Given all this, I want you to know that I believe it is possible to be more or less on the right side with God. But don’t misunderstand me—I’m not claiming to be personally “right,” as if I am the source of all rightness and the standard by which rightness is judged! You or I will never get to claim that our way is God’s way (or, as a friend of mine says, “My way is Yahweh!”)—we can only mutually approximate our understanding of Christ and his way, and then labor stridently to bring our lives in accordance with that way. In fact, this brings us curiously right back to Christ’s command not to judge from Matthew’s gospel—go re-read that passage and you’ll see that he goes on to give advice on how to judge! The chief criteria of judgment, there? “By the measure you use it will be measured to you.” In other words, we do not come as judges against each other, but we come mutually to the judgment seat of Christ and are judged together. In Christian judgment, Christ has all the power, the final word.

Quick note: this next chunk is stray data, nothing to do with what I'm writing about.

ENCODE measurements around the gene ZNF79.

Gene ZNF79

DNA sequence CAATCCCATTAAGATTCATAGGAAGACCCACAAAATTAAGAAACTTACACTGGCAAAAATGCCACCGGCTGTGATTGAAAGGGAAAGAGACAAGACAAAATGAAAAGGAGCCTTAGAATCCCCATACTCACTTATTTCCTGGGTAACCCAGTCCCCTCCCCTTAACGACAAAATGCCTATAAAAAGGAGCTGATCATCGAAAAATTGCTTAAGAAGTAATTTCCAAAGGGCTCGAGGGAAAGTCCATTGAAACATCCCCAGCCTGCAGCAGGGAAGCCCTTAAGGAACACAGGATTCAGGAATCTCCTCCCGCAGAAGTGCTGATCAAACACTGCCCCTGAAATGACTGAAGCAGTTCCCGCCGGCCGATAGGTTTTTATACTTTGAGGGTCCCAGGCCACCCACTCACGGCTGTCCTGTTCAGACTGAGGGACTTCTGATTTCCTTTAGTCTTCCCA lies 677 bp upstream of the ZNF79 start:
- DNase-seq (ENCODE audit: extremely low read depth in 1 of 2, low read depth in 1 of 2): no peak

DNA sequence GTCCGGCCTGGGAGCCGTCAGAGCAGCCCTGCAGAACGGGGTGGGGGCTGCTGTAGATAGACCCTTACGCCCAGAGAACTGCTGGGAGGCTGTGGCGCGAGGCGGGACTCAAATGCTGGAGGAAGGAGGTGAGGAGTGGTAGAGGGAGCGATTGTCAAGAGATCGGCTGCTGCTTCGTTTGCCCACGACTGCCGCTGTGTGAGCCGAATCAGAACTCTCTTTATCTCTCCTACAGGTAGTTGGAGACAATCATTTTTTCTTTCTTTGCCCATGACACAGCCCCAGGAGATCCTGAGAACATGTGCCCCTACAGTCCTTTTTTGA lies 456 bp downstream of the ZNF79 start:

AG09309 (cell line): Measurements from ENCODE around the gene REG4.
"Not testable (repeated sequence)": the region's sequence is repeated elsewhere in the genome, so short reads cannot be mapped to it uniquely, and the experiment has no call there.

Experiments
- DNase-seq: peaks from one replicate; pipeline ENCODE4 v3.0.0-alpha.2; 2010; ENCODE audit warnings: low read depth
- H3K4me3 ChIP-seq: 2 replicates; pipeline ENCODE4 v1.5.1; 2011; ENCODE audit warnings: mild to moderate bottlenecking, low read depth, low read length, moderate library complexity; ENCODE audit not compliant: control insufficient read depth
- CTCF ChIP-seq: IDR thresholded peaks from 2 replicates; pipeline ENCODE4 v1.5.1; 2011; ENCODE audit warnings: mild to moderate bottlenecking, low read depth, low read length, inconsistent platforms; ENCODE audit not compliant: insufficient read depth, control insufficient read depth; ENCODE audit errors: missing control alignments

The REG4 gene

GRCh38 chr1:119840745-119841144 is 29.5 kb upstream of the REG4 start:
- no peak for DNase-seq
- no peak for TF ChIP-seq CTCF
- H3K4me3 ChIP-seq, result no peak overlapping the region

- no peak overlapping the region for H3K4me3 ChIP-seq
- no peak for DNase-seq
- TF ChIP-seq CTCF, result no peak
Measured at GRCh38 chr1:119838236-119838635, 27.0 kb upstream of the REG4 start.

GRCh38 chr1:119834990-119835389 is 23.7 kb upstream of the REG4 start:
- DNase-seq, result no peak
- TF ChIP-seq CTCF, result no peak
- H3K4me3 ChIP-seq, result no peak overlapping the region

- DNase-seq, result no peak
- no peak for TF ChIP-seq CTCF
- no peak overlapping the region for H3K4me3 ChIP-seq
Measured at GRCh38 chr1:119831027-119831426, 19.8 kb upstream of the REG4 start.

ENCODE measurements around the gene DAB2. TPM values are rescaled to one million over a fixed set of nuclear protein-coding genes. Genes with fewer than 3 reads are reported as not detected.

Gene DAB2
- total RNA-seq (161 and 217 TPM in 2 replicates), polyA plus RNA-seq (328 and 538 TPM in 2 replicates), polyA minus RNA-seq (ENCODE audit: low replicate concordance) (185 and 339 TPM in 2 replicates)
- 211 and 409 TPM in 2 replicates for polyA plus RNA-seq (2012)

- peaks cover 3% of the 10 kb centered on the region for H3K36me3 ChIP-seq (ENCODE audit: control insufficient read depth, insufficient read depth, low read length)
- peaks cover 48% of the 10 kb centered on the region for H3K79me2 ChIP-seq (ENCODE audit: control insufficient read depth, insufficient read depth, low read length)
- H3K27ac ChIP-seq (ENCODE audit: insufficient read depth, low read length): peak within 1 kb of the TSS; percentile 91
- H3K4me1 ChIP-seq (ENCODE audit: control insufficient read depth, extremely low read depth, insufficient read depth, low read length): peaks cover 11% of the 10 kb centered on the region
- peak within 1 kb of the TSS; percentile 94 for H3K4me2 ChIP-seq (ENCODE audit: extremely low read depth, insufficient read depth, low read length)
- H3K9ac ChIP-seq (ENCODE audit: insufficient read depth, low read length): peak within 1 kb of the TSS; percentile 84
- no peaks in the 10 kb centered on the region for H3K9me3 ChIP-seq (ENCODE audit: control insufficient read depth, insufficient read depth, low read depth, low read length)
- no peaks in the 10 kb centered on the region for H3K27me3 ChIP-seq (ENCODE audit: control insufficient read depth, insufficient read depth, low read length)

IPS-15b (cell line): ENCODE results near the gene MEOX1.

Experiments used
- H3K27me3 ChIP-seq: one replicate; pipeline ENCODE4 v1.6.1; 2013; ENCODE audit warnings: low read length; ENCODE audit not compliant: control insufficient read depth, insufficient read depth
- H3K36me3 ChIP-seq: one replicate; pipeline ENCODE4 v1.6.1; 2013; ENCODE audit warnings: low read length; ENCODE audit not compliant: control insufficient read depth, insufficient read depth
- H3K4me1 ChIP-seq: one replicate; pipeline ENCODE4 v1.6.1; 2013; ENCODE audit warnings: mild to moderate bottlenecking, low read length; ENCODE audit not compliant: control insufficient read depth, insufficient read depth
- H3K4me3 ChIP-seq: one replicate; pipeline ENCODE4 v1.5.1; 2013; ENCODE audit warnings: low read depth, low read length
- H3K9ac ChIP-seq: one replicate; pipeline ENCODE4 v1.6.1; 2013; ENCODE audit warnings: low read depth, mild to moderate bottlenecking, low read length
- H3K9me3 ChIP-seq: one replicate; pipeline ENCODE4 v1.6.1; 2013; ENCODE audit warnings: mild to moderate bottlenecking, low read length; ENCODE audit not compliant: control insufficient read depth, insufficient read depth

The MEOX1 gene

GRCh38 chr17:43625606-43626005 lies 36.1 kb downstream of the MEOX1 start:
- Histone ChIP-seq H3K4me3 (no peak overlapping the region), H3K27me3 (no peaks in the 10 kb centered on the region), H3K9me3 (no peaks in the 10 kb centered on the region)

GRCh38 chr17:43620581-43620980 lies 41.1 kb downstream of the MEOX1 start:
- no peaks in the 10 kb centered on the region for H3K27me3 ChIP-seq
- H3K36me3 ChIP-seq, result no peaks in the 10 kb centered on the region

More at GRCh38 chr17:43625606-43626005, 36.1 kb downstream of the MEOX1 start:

I think that’s all for now. Do you think I have understood your initial concerns rightly? And are we on the right track together? We want to be on the same page before we continue, because if we lack a common foundation none of the other considerations will add up. There’s no point discussing atheism, or false teachers, or racism, if we do not have a common set of principles from which to approach the questions. Also, please tell me a little more about yourself in your next letter. You say you are a regular worshipper, but can you tell me more about your church experience? Answering abstract questions is one matter, speaking to another soul in a journey with Christ is something different—and quite a bit more serious, too.